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Patrick F McManus Books Shaped my Childhood

With spring coming there is that overwhelming desire to get outside. To camp, picnic, even just fly a kite. Well, so far where I am it is still too cold for anything like that, but it is nice enough to go start to think about it! Whenever I am thinking of camping or doing any outdoor activities I am drawn to the books by Patrick F McManus. He had some of the best thoughts on the outdoors.

Camping Trips Have a Different Feel with McManus Books Around

My family went either tent camping or out to the lake cabin nearly every weekend in the summers. Usually, it was tent camping. We loved to camp. I even had special camping sets for my Barbie dolls. Which, probably unlike most girls with that set, I used for actual camping trips.

Our family camping trips carry innumerable memories for me. I imagine my brother, Todd, would say the same. Everything from my dad building a tarp mansion (it rained a lot) to Todd and I exploring the Alaskan wilderness pretending to be Link and Zelda while fighting off imaginary Moblins or Tektites.

One thing always stands out though.

Patrick F. McManus.

A picture of patrick f mcmanus

‘Who the heck is he?’ you might be thinking. Growing up in Alaska (or at least in my family) I believed he was the most famous author to ever exist. Turns out lots of people don’t seem to know about him. This is a shame because his books are hilarious. Seriously. HILARIOUS.

McManus wrote such classics as The Night The Bear Ate Goombaw, Real Ponies Don’t Go Oink!, A Fine and Pleasant Misery, and many more. He was actually an English teacher and humor columnist for Field & Stream and other outdoor magazines and his books are compilations of those columns. I didn’t know that. For a young girl exploring the Alaskan wilderness, his books were fact. The truth, which was written as pure, side-splitting perfection.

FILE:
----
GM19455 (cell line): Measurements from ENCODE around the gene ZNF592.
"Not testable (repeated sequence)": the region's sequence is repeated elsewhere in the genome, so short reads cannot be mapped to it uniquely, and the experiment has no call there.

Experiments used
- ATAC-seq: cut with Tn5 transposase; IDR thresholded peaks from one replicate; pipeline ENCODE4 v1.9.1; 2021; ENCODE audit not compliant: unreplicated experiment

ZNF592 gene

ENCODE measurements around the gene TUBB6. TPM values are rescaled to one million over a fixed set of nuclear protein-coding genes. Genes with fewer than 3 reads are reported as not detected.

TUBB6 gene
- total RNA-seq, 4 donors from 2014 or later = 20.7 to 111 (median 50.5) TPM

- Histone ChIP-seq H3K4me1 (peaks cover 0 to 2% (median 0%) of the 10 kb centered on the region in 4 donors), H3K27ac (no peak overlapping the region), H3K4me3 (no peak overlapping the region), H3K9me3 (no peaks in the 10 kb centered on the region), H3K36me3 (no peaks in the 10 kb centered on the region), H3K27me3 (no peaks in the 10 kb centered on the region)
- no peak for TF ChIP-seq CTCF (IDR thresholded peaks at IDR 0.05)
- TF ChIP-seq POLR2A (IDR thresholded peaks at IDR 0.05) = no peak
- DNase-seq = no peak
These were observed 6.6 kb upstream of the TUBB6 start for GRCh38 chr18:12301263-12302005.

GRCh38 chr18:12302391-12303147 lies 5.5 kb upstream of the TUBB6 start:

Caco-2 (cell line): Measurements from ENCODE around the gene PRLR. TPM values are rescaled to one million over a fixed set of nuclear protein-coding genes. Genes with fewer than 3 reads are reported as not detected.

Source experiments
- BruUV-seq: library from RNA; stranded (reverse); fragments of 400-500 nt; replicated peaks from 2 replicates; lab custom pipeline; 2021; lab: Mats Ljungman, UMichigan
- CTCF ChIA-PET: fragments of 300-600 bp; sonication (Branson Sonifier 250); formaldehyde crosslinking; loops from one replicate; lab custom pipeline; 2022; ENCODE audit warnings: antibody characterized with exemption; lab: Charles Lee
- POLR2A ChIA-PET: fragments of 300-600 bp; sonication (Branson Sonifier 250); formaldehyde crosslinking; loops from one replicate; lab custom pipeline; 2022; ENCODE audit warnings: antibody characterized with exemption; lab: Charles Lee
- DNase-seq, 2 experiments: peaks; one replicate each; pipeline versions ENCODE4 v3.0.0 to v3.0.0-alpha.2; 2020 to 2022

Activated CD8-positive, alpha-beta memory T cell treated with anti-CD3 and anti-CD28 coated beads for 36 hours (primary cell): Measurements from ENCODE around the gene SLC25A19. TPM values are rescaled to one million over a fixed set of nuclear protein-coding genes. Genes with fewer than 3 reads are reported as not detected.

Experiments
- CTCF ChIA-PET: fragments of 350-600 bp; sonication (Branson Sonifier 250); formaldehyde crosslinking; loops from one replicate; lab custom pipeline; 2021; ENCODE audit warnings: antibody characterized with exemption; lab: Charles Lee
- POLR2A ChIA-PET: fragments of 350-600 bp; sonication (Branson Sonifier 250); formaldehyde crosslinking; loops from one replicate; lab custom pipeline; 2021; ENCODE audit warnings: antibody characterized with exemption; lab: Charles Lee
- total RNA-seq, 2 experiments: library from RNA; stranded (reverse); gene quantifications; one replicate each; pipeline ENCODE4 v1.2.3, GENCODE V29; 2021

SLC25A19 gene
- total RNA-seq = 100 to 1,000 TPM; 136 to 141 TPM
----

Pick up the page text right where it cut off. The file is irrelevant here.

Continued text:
I know my brother and Dad both read the books over and over all the time. I preferred to reserve these special works of literature for camping trips. His stories of the great outdoors deserve to be appreciated when one is in the middle of experiencing the great outdoors for yourself.

Plus, it makes it that much funnier to laugh at his stories of putting up tents when you have just spent a good hour trying to get your own tent up.

Here is an excerpt from his story “Mean Tents” out of his book The Grasshopper Trap:

I have just staked down the floor of the tent. The tent came with tough plastic stakes, which greatly eased this task, but of course, all of the stakes have now been lost. I have substituted crooked pieces of tree branch for the plastic stakes, pounding them in with a flat rock. This results in my having to perform the Crouch Hop, a primitive dance in which the performer holds one hand between his thighs and hops about chanting “Hai-yi-yi-yi!” and other chants, while his wife holds her hands over the ears of the youngest child.